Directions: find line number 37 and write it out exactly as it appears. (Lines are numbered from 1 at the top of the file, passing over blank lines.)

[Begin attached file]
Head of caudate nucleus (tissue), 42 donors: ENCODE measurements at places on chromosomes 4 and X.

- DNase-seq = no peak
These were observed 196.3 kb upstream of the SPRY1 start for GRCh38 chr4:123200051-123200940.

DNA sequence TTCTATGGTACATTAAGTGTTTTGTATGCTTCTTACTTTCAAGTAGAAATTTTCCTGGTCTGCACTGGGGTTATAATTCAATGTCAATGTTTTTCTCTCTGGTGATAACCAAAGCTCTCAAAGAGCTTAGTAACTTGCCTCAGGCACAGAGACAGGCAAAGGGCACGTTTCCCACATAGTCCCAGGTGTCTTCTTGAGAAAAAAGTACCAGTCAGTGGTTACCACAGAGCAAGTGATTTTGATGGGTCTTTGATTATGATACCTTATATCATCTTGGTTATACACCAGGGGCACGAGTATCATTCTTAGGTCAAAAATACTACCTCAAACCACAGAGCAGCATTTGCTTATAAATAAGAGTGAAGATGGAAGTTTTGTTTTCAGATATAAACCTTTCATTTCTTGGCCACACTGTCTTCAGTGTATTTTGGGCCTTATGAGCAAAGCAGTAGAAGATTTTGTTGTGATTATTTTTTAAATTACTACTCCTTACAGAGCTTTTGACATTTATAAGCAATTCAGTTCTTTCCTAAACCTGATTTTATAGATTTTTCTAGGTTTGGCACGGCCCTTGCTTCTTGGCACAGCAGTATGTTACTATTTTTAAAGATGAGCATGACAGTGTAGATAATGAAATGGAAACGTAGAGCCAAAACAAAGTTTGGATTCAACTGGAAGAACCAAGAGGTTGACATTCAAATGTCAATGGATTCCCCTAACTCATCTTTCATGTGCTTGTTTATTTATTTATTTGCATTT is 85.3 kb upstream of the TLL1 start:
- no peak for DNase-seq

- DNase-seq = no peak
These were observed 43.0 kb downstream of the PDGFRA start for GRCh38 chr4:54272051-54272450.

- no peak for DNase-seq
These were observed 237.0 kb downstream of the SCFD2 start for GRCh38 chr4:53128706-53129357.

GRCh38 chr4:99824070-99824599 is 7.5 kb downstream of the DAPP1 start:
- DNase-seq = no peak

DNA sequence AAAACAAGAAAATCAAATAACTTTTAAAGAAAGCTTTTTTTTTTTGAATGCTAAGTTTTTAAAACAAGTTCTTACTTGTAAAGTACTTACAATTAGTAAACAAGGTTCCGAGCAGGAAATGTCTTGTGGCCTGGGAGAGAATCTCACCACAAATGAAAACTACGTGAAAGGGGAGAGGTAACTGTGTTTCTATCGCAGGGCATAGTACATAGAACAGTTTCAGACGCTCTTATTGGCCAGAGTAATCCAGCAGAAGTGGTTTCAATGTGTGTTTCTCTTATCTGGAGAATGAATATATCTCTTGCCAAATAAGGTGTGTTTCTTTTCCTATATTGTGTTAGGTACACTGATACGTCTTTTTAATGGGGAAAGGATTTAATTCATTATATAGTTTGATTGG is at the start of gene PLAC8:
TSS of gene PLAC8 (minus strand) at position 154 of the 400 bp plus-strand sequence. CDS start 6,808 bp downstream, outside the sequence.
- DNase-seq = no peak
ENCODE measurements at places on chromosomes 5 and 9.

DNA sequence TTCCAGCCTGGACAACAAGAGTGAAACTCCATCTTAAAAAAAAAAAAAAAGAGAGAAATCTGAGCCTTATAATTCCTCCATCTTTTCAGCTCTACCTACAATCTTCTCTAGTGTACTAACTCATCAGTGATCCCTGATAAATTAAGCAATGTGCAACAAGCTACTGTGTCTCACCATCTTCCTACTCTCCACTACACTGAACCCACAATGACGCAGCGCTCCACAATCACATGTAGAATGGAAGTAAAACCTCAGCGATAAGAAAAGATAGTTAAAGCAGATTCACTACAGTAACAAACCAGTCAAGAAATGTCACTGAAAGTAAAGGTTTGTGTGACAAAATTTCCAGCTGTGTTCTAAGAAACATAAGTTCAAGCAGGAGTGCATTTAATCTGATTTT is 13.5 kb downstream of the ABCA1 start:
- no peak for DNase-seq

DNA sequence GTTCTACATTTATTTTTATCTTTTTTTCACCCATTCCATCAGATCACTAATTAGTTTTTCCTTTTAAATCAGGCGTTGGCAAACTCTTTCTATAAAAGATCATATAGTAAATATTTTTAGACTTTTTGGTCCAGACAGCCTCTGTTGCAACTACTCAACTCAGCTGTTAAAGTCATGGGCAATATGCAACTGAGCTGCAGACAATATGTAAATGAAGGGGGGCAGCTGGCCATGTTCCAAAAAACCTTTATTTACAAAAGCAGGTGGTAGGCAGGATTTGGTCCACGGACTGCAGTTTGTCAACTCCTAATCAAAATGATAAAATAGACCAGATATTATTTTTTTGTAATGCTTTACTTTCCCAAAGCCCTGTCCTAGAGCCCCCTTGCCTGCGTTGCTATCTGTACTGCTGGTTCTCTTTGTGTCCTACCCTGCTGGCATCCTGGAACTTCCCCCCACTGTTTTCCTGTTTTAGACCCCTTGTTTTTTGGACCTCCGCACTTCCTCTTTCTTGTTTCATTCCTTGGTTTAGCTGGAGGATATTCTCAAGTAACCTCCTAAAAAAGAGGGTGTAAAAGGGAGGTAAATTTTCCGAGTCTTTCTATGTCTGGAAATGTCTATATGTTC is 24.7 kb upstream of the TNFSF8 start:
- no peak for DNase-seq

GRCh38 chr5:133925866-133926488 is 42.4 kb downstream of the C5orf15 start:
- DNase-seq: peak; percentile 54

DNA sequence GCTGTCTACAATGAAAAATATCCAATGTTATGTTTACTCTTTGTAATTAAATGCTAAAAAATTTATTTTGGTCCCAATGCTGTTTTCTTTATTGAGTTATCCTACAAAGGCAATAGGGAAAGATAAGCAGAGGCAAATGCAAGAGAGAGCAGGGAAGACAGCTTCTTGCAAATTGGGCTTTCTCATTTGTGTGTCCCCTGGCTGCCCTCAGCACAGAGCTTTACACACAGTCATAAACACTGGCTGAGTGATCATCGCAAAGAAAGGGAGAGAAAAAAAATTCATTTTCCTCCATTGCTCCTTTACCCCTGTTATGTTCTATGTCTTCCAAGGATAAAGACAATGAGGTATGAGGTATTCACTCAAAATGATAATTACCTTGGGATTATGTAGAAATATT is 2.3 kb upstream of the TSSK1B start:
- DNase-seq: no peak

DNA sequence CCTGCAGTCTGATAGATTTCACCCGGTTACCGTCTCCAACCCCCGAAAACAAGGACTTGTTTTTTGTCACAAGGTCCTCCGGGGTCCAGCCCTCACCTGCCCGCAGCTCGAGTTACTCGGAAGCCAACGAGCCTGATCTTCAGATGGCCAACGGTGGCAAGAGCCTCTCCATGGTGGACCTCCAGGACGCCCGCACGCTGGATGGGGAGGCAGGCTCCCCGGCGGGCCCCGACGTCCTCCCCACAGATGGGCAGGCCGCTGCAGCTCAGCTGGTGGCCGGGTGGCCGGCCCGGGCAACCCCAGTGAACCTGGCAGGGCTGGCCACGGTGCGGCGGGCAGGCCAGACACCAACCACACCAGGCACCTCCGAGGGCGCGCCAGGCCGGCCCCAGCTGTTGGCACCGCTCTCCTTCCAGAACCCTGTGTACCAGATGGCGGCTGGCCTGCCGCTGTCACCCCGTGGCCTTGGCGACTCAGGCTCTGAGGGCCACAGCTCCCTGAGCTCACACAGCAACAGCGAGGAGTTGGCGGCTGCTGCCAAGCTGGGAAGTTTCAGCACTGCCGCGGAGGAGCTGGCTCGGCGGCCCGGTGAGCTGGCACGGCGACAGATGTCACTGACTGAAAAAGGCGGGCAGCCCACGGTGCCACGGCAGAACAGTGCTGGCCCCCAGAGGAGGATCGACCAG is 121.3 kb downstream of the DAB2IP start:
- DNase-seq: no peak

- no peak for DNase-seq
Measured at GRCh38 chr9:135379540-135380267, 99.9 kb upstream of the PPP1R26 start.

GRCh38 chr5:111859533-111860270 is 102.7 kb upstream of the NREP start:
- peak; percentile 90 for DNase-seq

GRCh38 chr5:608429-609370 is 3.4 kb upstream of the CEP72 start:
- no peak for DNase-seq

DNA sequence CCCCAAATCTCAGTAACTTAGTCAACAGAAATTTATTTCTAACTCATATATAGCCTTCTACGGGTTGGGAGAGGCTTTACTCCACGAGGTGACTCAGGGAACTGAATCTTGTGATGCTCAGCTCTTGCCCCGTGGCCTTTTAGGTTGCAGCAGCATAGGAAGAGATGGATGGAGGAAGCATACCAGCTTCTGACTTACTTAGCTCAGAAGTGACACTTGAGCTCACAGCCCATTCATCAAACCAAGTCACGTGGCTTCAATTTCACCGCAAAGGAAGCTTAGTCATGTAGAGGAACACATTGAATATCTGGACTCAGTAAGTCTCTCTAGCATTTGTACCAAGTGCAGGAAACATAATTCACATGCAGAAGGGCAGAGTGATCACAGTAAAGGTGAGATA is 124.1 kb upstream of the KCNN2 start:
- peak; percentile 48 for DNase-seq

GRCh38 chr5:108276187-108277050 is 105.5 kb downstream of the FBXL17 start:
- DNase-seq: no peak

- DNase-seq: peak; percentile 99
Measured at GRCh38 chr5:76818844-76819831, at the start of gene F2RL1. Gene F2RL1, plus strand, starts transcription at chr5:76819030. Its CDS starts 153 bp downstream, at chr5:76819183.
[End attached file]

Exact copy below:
Measured at GRCh38 chr5:76818844-76819831, at the start of gene F2RL1. Gene F2RL1, plus strand, starts transcription at chr5:76819030. Its CDS starts 153 bp downstream, at chr5:76819183.